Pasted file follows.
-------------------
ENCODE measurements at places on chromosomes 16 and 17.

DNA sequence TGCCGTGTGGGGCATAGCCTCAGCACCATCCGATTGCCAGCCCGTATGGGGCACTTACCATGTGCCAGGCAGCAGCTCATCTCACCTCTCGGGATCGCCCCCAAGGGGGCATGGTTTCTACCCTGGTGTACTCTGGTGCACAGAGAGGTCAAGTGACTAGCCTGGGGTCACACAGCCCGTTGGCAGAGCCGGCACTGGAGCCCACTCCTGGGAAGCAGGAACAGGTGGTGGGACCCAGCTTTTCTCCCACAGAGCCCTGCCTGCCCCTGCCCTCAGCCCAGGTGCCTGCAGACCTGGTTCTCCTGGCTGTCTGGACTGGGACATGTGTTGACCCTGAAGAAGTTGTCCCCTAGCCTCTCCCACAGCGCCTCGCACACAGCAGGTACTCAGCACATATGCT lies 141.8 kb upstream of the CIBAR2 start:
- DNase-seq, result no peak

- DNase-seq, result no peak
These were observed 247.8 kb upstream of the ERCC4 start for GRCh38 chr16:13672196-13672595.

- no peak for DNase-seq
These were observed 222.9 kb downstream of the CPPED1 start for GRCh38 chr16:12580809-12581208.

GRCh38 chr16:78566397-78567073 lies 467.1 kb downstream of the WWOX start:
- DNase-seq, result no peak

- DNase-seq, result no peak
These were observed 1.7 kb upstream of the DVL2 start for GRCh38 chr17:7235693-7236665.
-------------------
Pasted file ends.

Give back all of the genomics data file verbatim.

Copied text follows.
ENCODE measurements at places on chromosomes 16 and 17.

DNA sequence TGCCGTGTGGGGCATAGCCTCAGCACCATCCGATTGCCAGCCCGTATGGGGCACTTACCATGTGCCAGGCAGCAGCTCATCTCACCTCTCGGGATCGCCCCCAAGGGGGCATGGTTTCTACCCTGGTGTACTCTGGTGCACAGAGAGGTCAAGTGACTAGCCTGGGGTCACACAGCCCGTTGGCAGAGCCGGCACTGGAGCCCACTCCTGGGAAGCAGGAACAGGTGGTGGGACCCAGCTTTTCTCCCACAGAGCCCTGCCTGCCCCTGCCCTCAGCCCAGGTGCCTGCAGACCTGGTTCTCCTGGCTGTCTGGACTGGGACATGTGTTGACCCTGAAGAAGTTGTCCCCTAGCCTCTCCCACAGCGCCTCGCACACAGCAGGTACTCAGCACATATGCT lies 141.8 kb upstream of the CIBAR2 start:
- DNase-seq, result no peak

- DNase-seq, result no peak
These were observed 247.8 kb upstream of the ERCC4 start for GRCh38 chr16:13672196-13672595.

- no peak for DNase-seq
These were observed 222.9 kb downstream of the CPPED1 start for GRCh38 chr16:12580809-12581208.

GRCh38 chr16:78566397-78567073 lies 467.1 kb downstream of the WWOX start:
- DNase-seq, result no peak

- DNase-seq, result no peak
These were observed 1.7 kb upstream of the DVL2 start for GRCh38 chr17:7235693-7236665.